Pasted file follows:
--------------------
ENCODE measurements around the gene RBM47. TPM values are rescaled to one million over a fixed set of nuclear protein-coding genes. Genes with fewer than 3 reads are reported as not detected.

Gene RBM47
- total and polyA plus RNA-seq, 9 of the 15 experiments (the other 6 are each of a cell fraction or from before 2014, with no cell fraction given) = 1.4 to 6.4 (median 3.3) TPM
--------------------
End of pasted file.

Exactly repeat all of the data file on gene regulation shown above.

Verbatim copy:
ENCODE measurements around the gene RBM47. TPM values are rescaled to one million over a fixed set of nuclear protein-coding genes. Genes with fewer than 3 reads are reported as not detected.

Gene RBM47
- total and polyA plus RNA-seq, 9 of the 15 experiments (the other 6 are each of a cell fraction or from before 2014, with no cell fraction given) = 1.4 to 6.4 (median 3.3) TPM